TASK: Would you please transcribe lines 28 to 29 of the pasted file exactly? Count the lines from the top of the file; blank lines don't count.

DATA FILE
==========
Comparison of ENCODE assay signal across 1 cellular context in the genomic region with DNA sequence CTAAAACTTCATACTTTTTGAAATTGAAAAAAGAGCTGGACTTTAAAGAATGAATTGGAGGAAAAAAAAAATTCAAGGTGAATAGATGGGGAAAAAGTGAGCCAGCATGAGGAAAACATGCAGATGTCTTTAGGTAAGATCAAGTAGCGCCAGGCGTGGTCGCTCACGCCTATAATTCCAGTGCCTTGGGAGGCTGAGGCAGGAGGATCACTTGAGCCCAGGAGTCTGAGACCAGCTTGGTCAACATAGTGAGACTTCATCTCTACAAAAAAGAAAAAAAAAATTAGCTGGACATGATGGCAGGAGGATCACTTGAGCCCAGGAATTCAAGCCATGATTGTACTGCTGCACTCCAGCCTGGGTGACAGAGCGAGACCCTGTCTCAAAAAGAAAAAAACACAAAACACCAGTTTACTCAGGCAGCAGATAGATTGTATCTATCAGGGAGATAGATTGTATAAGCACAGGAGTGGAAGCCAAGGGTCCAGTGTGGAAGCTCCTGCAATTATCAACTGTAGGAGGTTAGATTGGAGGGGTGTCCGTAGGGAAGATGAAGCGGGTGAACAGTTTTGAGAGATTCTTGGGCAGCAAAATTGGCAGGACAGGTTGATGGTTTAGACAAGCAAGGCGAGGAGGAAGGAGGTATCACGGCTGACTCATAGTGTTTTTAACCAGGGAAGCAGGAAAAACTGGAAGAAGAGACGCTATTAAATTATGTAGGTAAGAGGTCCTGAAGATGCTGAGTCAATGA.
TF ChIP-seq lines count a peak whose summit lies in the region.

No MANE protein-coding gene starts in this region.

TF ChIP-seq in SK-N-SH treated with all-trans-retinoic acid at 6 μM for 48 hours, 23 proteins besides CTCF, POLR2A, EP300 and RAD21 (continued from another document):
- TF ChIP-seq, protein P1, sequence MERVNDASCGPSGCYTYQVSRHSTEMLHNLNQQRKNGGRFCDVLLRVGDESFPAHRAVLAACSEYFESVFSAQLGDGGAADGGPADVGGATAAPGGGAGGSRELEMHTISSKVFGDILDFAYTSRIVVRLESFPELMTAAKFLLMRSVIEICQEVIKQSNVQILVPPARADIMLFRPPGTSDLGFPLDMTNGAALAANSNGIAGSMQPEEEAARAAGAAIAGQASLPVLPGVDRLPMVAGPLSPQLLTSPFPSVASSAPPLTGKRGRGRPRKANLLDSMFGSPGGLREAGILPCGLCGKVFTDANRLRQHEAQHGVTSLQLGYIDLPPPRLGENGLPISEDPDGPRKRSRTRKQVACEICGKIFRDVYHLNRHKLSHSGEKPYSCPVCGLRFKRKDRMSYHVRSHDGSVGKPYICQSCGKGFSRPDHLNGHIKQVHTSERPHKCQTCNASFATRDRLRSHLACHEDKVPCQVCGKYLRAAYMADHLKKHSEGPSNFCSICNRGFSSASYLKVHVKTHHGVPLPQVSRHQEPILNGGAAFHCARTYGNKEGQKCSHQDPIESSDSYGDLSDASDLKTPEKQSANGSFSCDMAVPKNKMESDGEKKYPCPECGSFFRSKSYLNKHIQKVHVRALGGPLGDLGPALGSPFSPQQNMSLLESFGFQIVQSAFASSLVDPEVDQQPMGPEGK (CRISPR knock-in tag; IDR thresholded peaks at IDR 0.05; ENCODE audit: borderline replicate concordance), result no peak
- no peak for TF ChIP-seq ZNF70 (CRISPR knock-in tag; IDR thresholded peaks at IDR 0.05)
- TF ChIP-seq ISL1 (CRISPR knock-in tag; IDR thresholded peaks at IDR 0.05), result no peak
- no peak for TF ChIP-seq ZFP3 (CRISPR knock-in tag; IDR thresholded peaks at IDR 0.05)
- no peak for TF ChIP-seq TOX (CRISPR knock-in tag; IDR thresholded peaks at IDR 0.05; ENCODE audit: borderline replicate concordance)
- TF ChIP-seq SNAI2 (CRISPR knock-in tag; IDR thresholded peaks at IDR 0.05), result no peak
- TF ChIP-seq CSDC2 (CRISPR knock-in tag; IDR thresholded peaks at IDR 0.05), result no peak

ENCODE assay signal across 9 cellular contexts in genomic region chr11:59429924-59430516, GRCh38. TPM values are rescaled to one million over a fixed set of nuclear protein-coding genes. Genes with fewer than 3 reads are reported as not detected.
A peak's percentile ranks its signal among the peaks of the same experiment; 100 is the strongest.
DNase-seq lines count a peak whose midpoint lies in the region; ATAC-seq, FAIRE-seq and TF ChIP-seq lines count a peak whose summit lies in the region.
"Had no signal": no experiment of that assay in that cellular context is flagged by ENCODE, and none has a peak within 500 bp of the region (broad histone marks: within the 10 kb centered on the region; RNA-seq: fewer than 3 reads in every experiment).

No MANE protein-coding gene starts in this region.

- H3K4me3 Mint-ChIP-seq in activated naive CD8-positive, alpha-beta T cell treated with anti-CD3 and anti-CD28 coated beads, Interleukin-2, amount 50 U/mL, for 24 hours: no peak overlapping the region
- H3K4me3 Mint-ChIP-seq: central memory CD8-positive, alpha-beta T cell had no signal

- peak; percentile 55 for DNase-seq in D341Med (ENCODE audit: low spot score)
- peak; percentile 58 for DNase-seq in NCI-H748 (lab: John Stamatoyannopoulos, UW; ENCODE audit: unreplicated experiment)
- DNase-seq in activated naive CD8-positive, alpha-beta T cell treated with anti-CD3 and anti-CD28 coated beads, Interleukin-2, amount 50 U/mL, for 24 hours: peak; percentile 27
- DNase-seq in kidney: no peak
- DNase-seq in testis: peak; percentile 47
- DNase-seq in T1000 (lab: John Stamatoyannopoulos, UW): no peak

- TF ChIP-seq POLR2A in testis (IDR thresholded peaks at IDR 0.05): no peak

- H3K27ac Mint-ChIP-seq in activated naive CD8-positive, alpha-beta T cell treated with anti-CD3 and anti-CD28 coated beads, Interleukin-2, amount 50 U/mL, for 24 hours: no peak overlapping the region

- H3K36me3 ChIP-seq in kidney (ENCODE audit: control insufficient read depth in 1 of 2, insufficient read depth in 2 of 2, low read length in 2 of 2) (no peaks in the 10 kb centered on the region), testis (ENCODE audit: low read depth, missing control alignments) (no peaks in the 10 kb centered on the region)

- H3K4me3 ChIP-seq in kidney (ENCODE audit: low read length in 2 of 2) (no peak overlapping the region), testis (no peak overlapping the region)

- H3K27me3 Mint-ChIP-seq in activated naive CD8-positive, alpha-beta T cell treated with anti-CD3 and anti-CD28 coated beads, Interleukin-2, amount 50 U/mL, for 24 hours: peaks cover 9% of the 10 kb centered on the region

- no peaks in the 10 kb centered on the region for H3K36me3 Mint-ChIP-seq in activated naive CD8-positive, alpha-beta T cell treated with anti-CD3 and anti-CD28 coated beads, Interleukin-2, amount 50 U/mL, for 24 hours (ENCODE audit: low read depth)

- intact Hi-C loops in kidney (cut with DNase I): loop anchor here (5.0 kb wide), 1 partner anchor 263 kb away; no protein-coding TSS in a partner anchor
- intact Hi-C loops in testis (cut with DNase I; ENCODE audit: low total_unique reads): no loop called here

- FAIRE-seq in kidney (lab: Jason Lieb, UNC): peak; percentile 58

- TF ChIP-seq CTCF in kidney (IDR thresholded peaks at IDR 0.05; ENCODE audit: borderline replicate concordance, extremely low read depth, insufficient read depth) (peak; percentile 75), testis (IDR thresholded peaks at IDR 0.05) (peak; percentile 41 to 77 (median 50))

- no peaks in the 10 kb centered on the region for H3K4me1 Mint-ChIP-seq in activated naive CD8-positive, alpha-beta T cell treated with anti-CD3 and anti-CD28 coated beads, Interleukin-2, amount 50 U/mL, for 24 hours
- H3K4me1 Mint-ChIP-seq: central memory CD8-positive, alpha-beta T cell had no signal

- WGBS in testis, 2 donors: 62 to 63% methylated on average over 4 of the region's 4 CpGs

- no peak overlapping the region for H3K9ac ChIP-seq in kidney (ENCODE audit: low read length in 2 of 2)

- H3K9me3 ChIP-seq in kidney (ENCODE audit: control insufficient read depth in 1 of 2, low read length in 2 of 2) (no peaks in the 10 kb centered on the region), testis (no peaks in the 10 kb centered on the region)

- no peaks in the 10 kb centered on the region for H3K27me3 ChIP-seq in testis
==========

- H3K4me3 ChIP-seq in kidney (ENCODE audit: low read length in 2 of 2) (no peak overlapping the region), testis (no peak overlapping the region)

- H3K27me3 Mint-ChIP-seq in activated naive CD8-positive, alpha-beta T cell treated with anti-CD3 and anti-CD28 coated beads, Interleukin-2, amount 50 U/mL, for 24 hours: peaks cover 9% of the 10 kb centered on the region